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11026Re: [Hammock Camping] Re: webbing strength

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  • Rick
    Oct 31, 2005

      The way I hang a hammock with webbing, even though I use a knot, there
      is little loss of strength at the tree. This is because there is very
      little stress on the knot. Most of the stress is taken up by the wraps
      of webbing around the tree, and only a small portion is taken up by the
      keeper knot at the end. The same is true of a hennessey knot.


      Your point is well taken especially regarding the loop I make back at
      the hammock. This is the reson that I form that loop by sewing. It can
      be sewn, like Ed Speer shows in his book, by sewing the loop around the
      hammock. However, what I have begun to do is to sew a loop in the end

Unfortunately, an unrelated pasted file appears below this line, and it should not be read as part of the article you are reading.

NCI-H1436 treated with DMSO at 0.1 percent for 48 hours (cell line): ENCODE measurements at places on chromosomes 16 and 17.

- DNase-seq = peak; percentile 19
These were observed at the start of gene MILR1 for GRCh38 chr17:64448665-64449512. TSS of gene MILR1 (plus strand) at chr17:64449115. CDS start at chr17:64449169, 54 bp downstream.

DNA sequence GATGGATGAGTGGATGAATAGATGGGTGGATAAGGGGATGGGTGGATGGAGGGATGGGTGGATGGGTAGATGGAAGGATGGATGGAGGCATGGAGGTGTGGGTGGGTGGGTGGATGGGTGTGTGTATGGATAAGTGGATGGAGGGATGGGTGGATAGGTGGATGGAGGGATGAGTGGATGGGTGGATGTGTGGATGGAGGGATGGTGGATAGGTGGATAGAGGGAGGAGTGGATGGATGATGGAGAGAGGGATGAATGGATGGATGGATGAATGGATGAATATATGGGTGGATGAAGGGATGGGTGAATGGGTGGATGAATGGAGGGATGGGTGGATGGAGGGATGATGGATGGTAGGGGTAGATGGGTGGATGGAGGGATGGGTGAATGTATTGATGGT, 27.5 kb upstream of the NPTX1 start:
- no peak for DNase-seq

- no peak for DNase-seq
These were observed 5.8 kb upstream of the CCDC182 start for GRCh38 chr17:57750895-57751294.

of the strap and then bring the end of the strap through the loop to
      make a slip knot that goes around the hammock. With this set-up it is
      easy to remove the strap to wash the hammock. Add a whipped end to the
      hammock, and now I can quickly and easily remove the gathering at the
      end of the hammock to dry it quickly after washing.

      I read what Youngblood wrote about differential stress and agree with
      that too. This is the reason that climbing knots using webbing are made
      carefully without bunching the webbing.

      Rick Allnutt MD
      Author of "A Wildly Successful 200-Mile Hike"
      personal hiking website: http://www.imrisk.com

      > --- In hammockcamping@yahoogroups.com, "tim garner" <slowhike@y...>
      > wrote:
      > >
      > > some of you have talked about the strength of webbing (& rope too i
      > > belive) being compromised w/ knots. so i`m wondering if webbing being
      > > forced to bunch up tightly together will cause a weak place too?

      [Non-text portions of this message have been removed]
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